• National Suicide Prevention Lifeline: 1-800-273-8255
  • Crisis Text Line: Text HOME to 741741
You can also equip yourself with the skills to recognize and help those on the dark, slippery slope toward suicide.  In DMU’s psychology and counseling programs, we teach students how to act effectively in situations where de-escalation, negotiation, and crisis intervention are needed, such as suicide attempts. The courses also train students on the best ways to diagnose and treat common psychological problems to prevent severe disorders from developing. Sign up to learn more.  

DMU’s New Campus Officially Opens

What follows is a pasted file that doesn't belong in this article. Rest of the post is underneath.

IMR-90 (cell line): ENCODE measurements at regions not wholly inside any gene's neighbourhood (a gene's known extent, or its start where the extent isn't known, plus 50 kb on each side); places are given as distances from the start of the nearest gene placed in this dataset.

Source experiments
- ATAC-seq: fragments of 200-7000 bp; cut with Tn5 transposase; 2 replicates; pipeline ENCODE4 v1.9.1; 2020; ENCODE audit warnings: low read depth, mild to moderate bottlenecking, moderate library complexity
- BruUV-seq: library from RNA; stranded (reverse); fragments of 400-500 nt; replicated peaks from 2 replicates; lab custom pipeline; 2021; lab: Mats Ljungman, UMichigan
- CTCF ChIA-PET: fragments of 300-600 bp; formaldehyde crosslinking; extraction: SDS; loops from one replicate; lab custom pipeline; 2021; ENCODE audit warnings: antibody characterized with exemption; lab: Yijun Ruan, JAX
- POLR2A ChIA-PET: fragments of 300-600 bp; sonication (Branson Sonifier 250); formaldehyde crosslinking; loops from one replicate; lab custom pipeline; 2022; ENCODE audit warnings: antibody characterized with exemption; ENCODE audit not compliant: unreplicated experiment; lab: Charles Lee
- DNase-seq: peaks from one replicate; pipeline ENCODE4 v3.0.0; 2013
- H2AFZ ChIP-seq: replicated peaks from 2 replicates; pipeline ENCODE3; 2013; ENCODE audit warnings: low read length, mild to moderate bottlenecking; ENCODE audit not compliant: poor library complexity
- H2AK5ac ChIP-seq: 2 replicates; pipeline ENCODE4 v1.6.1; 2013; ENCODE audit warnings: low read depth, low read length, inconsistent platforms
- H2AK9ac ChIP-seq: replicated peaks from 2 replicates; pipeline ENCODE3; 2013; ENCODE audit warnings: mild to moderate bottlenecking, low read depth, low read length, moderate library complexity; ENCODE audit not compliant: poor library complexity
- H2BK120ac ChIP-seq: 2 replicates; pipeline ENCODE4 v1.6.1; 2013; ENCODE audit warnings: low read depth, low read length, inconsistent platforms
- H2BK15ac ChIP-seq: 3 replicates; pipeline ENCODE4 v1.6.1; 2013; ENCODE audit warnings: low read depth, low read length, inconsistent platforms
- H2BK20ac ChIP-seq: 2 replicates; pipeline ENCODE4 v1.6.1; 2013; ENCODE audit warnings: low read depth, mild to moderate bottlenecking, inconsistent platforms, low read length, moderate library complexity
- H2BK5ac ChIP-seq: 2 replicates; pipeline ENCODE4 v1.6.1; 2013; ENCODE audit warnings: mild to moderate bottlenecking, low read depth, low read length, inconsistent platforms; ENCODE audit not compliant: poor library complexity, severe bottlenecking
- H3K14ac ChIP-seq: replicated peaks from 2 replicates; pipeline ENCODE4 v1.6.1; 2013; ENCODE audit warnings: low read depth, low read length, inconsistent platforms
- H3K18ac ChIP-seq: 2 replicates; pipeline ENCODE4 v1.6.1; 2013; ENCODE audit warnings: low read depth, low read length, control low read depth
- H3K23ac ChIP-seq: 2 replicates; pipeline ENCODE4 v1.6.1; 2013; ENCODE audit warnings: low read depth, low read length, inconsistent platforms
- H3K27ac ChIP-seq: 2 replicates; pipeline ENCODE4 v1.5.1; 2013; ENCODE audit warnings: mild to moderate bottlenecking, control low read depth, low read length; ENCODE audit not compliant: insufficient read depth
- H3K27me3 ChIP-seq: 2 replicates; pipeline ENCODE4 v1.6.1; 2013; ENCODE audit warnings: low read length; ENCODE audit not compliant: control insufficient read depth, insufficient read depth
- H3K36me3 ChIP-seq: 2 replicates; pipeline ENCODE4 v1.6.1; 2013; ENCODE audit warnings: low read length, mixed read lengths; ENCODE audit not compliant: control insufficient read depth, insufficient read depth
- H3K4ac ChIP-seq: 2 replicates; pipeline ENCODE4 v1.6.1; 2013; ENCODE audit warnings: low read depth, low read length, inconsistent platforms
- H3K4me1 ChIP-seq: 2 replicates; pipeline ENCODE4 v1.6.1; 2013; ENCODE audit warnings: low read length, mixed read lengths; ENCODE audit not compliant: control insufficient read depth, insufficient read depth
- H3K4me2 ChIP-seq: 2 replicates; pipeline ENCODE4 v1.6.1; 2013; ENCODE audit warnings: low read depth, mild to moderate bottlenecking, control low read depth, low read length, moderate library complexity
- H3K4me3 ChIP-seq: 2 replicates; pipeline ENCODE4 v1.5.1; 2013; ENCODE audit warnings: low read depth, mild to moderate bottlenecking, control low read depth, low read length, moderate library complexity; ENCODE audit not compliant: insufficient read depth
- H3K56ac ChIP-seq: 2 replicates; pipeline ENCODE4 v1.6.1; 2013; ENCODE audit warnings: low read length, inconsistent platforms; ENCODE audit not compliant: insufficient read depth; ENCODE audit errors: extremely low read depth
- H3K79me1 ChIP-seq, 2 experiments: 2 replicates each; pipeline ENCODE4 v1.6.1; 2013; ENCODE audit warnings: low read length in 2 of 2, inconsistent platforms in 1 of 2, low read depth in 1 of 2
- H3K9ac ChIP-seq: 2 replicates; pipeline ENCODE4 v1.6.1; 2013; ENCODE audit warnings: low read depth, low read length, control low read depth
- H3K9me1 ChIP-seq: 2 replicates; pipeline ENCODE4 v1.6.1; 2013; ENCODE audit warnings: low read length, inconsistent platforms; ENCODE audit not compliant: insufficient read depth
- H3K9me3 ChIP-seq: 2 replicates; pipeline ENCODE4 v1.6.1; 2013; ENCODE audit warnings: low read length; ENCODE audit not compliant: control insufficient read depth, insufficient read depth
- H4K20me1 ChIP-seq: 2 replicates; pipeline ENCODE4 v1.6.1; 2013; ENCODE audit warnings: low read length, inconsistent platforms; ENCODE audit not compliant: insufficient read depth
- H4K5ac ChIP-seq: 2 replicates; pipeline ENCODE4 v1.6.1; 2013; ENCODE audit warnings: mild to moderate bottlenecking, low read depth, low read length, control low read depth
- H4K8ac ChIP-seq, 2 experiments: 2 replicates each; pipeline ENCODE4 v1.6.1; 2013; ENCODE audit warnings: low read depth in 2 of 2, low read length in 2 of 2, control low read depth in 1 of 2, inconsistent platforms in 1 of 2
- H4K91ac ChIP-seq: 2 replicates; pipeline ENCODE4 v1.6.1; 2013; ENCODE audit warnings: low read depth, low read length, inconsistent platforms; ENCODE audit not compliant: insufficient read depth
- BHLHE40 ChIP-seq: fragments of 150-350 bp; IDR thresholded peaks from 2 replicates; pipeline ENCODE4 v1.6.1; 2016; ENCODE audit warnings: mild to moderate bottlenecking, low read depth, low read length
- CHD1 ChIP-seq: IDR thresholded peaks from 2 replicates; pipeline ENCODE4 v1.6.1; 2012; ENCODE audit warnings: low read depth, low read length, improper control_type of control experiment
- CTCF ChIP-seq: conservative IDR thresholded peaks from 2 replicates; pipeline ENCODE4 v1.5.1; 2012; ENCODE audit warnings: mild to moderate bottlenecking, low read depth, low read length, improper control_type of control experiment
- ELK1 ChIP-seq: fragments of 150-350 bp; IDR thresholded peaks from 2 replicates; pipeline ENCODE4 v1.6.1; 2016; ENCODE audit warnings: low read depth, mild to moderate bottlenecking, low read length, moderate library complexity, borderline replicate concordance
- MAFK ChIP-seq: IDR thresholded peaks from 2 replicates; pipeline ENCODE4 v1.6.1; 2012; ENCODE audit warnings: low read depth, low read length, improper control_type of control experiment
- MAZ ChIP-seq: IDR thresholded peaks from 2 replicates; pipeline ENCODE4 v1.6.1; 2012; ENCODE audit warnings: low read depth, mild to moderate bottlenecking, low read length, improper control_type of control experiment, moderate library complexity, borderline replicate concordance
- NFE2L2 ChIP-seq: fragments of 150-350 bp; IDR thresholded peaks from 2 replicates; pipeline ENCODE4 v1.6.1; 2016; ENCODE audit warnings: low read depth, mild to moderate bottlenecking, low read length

Twenty years ago, a handful of students, instructors, and psychology professionals met in a small space in Arlington, VA, and began the very first semester of the Institute for the Psychological Sciences (IPS). This resulted in the launch of a new vision and mission to integrate traditional psychology into harmonized mental health science and therapy practices with a Catholic-Christian understanding and a focus on the dignity of the human person.  [caption id="attachment_868" align="alignleft" width="250"] Bishop Michael Burbidge cuts the ceremonial ribbons with Divine Mercy University President Fr. Charles Sikorsky, marking the official opening of university's new home campus in Sterling, VA.[/caption] On September 8, the IPS, now known as Divine Mercy University, marked the opening of its new campus in Sterling, VA. Mass was celebrated in the university’s temporary chapel by Bishop Michael F. Burbidge, and was followed by the annual President’s Picnic for guests and the school’s faculty, staff, supporters, and a student body that has grown significantly in its 20-year existence.  “Our university’s ability to launch a new academic program, gain and maintain accreditation status, and transform from a dozen students to nearly 400 is a reflection of (God’s) unfailing guidance along the way,” said Fr. Charles Sikorsky, President of Divine Mercy University, in a press release. The dedication drew a crowd of over 200 attendees, including Loudoun County's Bo Machayo. Loudoun County has worked diligently with the university in the renovation and construction of the new campus building. [caption id="attachment_856" align="alignright" width="274"] Religious Sisters of Mercy of Alma, Michigan, were in attendance for Divine Mercy University's ribbon-cutting ceremony in Sterling. Two are students in the university's doctoral program in clinical psychology.[/caption] “I would like to welcome you to Loudoun County — the greatest county in the entire country,” he said. “We have Divine Mercy University here now, and you can’t get much better than that.” Machayo is the Chief of Staff to Phyllis Randall, a mental health therapist and the Chair at Large for the Loudoun County Board of Supervisors. For Machayo, whose mother is also a mental health therapist, the addition of Divine Mercy University to Loudoun County not only represents a great service coming to the area, but also confirms a testament that he has learned throughout his life. [caption id="attachment_858" align="alignleft" width="156"] "Thank you for making Loudoun County your home." Bo Machayo spoke for Loudoun County at the dedication ceremony.[/caption] “One thing that they both have taught me,” he said, “is that mental health is health, especially in today’s day and age. Loudoun County is the fastest growing county in Virginia and sixth in the country. There are a lot of services that the county is going to need as it continues to grow. Having Divine Mercy University here is especially important because it allows people to be trained here, but also provides a service here that are going to be necessary for Loudoun County and the region in general. We consider it a great blessing to have Divine Mercy University here.”  You can find coverage of the ceremony from The Arlington Catholic Herald here